Enemy within: Experts warn US not learning from past pandemic mistakes

A member of the U.S. Navy prepares Pfizer COVID-19 vaccines as Vice President Harris visits a vaccination center in Jacksonville, Fla.
UPI Photo

When it comes to combating COVID-19, experts and officials warn the U.S. is its own worst enemy as governors across the country lift restrictions and the public grows increasingly weary of pandemic life.

The director of the Centers for Disease Control and Prevention (CDC) warned Monday that the U.S. is at “a fork in the road” on the pandemic, with the two extremes perhaps best illustrated by spring breakers partying in Florida over the weekend while about 1,000 people are dying of COVID-19 every day.

Despite an aggressive pace of vaccination, the number of new infections across the country is rising in states across the Northeast and Upper Midwest and has essentially plateaued nationally.

Nearly 83 million Americans have gotten at least one vaccine dose to date, including 69 percent of people over the age of 65. Vaccines offer the promise of a return to normality, and the more people get vaccinated, the quicker that can happen.

But more infectious variants of the virus, particularly one first found in the United Kingdom, are adding to the threat of a new spike as they become more prevalent.

Amid those competing factors, governors across the country are lifting restrictions, including capacity limits and mask mandates. Governors from both parties have pointed to the progress made in increasing vaccinations and decreasing hospitalizations as reasons for lifting restrictions, though some are going further than others.

Experts say the U.S. is in a race between vaccines and variants, and by reopening too fast and ignoring public health recommendations, the country may be at risk of losing and bringing on another wave of infections just like the winter.

“We have a hard time learning the lessons of even a few months ago, I think,” said Josh Michaud, associate director for global health policy at the Kaiser Family Foundation.

Revelers are packing the bars and streets in Miami and other spring break destinations. Miami Beach officials have declared a state of emergency and imposed a curfew due to the crowds, which the city’s Democratic mayor partially blamed on Florida Gov. Ron DeSantis (R) for throwing open the doors for tourists. 

“The problem is we’re still in the midst of a pandemic. It’s certainly not in our rearview mirror yet by any means and it certainly is not in my county, in my city. So that’s a challenge,” Mayor Dan Gelber (D) said in a CNN interview Monday.

Despite CDC guidance against traveling, the Transportation Security Administration said more than 1.5 million people traveled through U.S. airports on Sunday, the first time since the beginning of the coronavirus pandemic that aviation throughput has been this high.

CDC Director Rochelle Walensky said she needs people to keep following pandemic restrictions.

“Believe me, I get it. We all want to return to our everyday activities and spend time with our family, friends and loved ones, but we must find the fortitude to hang in there for just a little bit longer,” Walensky said Monday during a White House press briefing.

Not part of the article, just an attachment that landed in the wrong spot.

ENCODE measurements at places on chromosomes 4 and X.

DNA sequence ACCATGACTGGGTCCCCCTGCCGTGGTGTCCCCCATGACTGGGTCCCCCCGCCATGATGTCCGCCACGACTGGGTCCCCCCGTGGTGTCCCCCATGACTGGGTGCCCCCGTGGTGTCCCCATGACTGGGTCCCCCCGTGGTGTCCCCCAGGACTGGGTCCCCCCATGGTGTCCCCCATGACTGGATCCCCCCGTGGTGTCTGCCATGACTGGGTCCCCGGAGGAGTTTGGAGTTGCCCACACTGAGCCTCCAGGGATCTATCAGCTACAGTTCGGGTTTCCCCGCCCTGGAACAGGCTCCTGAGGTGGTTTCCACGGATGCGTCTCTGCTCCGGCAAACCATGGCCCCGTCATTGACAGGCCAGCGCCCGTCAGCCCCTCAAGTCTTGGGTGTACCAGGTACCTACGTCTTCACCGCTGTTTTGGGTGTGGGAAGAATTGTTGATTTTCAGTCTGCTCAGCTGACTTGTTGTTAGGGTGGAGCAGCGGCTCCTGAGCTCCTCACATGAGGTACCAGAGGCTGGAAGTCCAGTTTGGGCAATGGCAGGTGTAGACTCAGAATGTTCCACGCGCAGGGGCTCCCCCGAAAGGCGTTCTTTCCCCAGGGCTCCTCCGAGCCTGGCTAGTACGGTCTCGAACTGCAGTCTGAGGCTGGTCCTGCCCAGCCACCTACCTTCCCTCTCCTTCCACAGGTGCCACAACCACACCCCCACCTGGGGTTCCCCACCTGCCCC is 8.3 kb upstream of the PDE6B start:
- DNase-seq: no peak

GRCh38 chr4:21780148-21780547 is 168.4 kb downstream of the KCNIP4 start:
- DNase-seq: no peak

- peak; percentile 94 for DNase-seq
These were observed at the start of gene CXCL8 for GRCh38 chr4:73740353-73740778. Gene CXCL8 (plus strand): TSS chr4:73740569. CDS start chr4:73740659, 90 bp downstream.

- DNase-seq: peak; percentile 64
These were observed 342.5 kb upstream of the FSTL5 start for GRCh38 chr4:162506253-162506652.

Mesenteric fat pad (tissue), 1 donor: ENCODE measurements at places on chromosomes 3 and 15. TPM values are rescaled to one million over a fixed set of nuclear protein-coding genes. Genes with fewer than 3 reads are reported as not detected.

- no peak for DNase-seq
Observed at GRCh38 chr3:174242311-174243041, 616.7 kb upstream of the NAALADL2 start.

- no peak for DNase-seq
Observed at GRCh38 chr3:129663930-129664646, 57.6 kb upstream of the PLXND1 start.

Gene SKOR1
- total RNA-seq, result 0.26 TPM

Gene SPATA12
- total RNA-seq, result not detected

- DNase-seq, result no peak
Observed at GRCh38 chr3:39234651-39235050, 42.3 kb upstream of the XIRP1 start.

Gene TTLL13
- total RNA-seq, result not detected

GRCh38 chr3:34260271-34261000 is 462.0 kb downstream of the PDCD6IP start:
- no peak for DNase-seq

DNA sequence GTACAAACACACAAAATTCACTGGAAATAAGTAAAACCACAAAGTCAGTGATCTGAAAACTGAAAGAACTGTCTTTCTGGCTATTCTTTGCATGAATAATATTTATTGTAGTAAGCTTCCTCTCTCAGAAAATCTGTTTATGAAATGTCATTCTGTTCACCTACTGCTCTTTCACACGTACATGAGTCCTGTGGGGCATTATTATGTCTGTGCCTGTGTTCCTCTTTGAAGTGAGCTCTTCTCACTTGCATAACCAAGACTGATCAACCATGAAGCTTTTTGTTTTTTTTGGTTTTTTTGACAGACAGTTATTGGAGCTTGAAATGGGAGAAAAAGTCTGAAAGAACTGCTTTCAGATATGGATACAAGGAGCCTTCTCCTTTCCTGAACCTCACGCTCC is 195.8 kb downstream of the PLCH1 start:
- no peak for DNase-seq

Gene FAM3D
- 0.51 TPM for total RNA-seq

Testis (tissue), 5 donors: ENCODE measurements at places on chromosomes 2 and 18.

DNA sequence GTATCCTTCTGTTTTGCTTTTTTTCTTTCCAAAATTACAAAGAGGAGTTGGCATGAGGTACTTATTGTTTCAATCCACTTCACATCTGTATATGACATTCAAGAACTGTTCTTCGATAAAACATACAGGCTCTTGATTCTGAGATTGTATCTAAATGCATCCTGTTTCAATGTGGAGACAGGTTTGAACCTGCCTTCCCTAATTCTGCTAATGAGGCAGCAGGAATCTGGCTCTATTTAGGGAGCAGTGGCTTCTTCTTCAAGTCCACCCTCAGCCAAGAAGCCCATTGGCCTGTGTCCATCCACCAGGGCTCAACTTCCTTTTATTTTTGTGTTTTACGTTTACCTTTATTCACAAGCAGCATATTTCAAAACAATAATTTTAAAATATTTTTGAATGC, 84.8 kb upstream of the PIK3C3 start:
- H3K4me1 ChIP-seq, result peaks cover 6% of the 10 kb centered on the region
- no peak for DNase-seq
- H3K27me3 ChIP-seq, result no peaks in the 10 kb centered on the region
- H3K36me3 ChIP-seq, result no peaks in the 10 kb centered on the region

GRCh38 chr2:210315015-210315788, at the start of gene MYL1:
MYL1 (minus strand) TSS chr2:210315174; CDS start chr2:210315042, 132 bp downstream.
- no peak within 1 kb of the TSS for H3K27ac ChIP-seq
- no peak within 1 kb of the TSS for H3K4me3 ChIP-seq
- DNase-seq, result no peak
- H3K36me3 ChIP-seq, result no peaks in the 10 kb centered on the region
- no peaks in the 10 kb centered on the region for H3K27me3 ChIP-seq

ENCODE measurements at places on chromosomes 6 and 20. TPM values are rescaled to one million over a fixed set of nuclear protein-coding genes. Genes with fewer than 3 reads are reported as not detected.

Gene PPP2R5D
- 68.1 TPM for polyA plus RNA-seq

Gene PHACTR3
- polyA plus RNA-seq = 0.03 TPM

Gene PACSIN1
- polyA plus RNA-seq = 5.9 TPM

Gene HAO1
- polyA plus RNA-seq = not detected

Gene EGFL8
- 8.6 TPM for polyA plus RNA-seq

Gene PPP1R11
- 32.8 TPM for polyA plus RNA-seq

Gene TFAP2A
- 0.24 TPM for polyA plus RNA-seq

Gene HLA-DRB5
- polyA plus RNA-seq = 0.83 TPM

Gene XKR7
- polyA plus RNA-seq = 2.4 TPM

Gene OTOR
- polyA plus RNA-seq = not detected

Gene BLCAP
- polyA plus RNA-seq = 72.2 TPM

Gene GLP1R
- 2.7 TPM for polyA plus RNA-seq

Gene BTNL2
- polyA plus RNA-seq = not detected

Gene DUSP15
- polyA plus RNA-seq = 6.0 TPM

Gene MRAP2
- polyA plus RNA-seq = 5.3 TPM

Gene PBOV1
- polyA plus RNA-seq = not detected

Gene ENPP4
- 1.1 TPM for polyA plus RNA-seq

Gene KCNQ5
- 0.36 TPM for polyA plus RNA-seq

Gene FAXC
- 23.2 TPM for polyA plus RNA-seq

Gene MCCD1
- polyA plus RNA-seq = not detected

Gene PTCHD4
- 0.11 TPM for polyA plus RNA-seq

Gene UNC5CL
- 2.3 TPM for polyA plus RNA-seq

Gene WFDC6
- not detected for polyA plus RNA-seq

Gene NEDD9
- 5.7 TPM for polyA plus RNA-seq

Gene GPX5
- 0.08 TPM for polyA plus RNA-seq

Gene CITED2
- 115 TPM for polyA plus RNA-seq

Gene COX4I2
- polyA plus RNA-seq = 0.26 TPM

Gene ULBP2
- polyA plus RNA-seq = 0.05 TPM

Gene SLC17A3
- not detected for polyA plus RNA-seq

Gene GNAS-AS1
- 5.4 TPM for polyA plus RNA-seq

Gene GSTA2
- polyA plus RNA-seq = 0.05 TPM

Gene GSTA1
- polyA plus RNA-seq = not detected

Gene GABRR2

Coronavirus restrictions have taken a heavy economic toll on businesses like bars and restaurants, raising pressure on governors to ease limits.

Michaud said he understands people are tired of taking precautions, but he thinks some governors have jumped the gun. 

“At the first sign of the numbers getting better on the public health side, [governors are] taking that as a cue to open things up,” Michaud said. “And our experience in this country, in so many countries, has been that if that’s done too early and too liberally, then you just open up the potential for more cases.”

Texas Gov. Greg Abbott and Mississippi Gov. Tate Reeves, both Republicans, pointed to the ongoing vaccination campaign in saying that the time has come to end restrictions.

Arkansas Gov. Asa Hutchinson (R) said he plans to let the state’s mask mandate expire at the end of the month. On CNN’s “State of the Union,” Hutchinson said the goals he announced in February, which include a positivity rate below 10 percent or fewer than 750 hospitalizations, are being met.

In Connecticut, Democratic Gov. Ned Lamont allowed restaurants, retail and houses of worship to operate at 100 percent capacity while also loosening rules on sports and entertainment venues. Physical distancing and masks are still required, and bars remain closed.

Colorado Gov. Jared Polis (D) recently proposed a modified mask mandate beginning on April 4 that would lift the requirement for counties in the “green,” the lowest level of the state’s color-coded dial of restrictions.

Walensky warned that if people don’t take precautions, the country could be headed for an “avoidable surge” of infections. She pointed to Europe, where nations are once again locking down amid a rapid increase in cases that is straining health care systems.

“We are a critical point in this pandemic, a fork in the road, where we as a country must decide which path we are going to take,” Walensky said. “We must act now, and I am worried that if you don’t take the right actions now, we will have another avoidable surge, just as we are seeing in Europe right now.”

Tags Asa Hutchinson coronavirus covid-19 pandemic learn mistakes spring break breakers social distancing masks restrictions loosen mandates Jared Polis Rochelle Walensky Ron DeSantis
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